With Yahoo! Inc. (NASDAQ:YHOO) snatching up Summly for a whopping $30 million from a 17-year old Brit, and Facebook Inc (NASDAQ:FB) spending $1 billion on Instagram last spring, mobile startups are commanding significant premiums these days. So it’s no surprise that one of the world’s most popular paid apps, WhatsApp, is reportedly playing hardball with Google Inc (NASDAQ:GOOG) in acquisition talks. After negotiating for several weeks, rumor has it WhatsApp wants close to $1 billion from Google Inc (NASDAQ:GOOG).
WhatsApp is playing it smart. Mobile messaging is an area of intense interest to Google Inc Google Inc (NASDAQ:GOOG), and it should be willing to spend $1 billion on the most popular messaging app in the world.
Why Google is talking
Google Inc (NASDAQ:GOOG) definitely doesn’t need WhatsApp’s technology. In fact, Google Inc (NASDAQ:GOOG) already provides mobile apps that do everything WhatsApp does and more. Unfortunately, the company has been unable to gather the adoption rates that make these social services valuable, and it’s done a poor job of servicing those users that do try out those apps.
Those are areas in which WhatsApp excels. It’s the top paid app in 119 countries and has over 100 million downloads on Google Inc (NASDAQ:GOOG) Play. With a renewed focus in the over-the-top mobile messaging services, Google may be better served by buying out WhatsApp than trying to build up its smaller and scattered user base.
This reminds me of precisely why Facebook purchased Instagram last year. While the company certainly had the technology to build a competing service, Instagram already had a strong user base that made it valuable to Facebook.
Billion dollar babies
At the time Facebook Inc (NASDAQ:FB) announced its acquisition of Instagram, the app had about 30 million users and just released the Android version of its app. To almost any other company $1 billion may have been too high of a price, but it was well worth it for Facebook.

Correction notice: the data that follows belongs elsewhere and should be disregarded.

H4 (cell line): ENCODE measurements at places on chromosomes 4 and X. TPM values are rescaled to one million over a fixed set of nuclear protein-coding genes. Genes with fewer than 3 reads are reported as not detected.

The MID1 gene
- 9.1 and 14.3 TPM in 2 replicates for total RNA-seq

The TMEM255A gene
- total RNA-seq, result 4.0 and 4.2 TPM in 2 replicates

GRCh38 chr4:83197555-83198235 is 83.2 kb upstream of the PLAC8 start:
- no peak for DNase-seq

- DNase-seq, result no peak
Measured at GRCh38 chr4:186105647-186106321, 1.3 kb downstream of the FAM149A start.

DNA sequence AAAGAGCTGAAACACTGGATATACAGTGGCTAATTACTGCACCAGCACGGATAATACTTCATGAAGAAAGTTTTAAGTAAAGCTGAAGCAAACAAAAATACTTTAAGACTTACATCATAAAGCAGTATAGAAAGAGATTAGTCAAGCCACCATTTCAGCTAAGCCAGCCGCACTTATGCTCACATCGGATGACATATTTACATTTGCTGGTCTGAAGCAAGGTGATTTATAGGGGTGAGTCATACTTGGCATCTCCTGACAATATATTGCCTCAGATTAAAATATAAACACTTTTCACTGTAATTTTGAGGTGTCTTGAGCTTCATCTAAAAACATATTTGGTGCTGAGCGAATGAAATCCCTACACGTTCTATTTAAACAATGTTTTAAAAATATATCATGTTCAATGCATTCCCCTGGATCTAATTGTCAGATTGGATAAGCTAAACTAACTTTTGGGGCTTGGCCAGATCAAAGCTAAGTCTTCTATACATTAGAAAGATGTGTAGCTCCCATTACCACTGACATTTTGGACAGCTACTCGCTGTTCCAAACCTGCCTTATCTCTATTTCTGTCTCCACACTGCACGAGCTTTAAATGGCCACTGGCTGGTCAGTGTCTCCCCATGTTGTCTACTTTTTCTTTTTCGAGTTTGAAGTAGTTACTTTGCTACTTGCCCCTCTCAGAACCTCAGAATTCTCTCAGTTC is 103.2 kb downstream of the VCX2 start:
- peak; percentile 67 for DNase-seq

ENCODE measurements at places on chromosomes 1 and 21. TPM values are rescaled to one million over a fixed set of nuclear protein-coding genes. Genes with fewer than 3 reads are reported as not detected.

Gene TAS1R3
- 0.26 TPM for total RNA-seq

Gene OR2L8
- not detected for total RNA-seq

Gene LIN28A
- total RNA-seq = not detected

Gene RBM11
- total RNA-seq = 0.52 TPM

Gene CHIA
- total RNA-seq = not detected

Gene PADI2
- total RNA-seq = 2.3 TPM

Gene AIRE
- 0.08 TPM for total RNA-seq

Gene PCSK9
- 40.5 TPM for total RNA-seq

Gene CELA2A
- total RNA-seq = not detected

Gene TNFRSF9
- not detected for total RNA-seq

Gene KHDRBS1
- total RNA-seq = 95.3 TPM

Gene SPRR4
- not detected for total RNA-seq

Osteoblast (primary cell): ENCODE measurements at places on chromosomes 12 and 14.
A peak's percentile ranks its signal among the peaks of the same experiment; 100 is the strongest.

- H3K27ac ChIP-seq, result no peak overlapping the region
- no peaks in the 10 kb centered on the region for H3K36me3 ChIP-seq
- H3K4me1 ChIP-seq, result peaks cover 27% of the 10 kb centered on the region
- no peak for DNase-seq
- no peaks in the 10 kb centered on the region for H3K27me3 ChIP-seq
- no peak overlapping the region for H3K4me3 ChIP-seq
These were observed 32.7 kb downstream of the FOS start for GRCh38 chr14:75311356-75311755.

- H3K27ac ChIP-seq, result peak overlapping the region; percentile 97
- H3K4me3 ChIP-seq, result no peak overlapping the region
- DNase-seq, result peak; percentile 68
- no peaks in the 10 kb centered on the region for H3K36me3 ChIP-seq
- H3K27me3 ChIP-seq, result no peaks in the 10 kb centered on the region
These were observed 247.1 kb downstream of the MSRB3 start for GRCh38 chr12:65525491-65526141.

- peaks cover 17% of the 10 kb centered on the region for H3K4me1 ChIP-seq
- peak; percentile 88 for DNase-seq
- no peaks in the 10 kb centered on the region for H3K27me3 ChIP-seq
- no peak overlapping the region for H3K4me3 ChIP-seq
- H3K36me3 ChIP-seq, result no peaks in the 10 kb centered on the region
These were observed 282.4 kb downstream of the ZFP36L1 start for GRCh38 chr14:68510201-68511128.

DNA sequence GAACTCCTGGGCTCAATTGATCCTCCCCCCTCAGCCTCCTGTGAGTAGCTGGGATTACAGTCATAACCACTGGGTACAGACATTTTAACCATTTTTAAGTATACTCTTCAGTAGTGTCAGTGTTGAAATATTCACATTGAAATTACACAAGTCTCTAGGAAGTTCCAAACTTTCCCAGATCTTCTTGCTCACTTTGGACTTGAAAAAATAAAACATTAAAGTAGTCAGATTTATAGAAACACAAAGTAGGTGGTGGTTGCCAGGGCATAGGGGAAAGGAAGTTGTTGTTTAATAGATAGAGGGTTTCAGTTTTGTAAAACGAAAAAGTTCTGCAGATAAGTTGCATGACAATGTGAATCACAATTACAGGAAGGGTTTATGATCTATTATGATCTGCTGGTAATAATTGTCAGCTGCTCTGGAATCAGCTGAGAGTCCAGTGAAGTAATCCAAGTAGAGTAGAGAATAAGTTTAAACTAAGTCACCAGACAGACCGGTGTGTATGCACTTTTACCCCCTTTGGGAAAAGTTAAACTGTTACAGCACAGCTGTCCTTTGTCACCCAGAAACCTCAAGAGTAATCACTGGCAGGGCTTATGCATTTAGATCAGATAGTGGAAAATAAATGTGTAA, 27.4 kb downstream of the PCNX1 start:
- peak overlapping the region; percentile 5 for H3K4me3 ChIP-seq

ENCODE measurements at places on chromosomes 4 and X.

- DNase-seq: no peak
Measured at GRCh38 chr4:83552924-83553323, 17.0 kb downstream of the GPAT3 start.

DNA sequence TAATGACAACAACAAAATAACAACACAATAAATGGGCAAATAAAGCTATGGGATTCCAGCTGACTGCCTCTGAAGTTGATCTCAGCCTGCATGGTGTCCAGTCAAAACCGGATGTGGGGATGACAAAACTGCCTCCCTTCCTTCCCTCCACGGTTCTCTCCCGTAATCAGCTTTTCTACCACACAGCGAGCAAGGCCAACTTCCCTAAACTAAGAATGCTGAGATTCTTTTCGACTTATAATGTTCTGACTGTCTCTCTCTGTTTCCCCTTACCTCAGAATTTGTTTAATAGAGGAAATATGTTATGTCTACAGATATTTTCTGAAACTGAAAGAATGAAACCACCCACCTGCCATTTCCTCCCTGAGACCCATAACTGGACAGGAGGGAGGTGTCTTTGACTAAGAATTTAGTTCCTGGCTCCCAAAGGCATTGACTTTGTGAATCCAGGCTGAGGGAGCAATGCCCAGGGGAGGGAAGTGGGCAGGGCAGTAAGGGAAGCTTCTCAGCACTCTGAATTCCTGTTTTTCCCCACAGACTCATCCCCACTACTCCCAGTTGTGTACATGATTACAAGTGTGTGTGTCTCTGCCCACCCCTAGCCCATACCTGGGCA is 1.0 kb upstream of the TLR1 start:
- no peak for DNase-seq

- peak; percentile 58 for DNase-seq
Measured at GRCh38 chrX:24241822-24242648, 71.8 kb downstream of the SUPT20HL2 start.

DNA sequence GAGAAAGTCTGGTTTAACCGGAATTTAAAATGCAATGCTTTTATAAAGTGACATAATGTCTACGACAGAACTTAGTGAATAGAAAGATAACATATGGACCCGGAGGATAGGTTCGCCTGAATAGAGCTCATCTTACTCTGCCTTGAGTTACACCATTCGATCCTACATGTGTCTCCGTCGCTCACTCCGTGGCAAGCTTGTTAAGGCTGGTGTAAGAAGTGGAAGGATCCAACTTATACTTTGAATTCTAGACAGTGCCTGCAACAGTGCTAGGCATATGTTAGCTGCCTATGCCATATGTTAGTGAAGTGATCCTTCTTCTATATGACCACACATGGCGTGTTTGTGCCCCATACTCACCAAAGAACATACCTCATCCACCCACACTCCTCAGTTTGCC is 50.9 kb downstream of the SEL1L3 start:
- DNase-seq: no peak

Instagram was doing everything Facebook wanted to be doing on mobile. Users had no problem using the app to share photos of what they’re up to and their location. Since the acquisition announcement, Instagram has grown to more than 100 million users. Through a few small tweaks, Facebook is driving more traffic to Instagram, and reducing the amount of traffic it sends to other social networks such as Twitter.
While there’s no exact numbers on how many active users are on WhatsApp, estimates put it well above 100 million and potentially in the 200 million to 300 million range. It almost certainly has more users than Instagram did at the time of its buyout. What’s more, WhatsApp generates revenue, unlike Instagram. With a $0.99 price on iOS and a $0.99 per year subscription model across other platforms, the company generated an estimated $100 million in revenue last year.
If Instagram was worth $1 billion to Facebook with a significantly smaller user base and a lack of revenue, then Google is getting a great deal if it can buy WhatsApp for a similar price.
While there are plenty of popular social messaging apps available, the biggest threat in the space is Facebook. Facebook has the resources and user base to take on these small app startups, and is one of the few publicly traded companies with a significant market share in the space.
Last week, Facebook made an advancement in its mobile presence with the release of Home. Home integrates Facebook Messenger, Facebook’s social messaging app, quite elegantly with the Android OS using what it calls “Chat Heads.” The user interface puts messaging at the forefront of the phone experience, and doesn’t require users to keep chats in a separate app.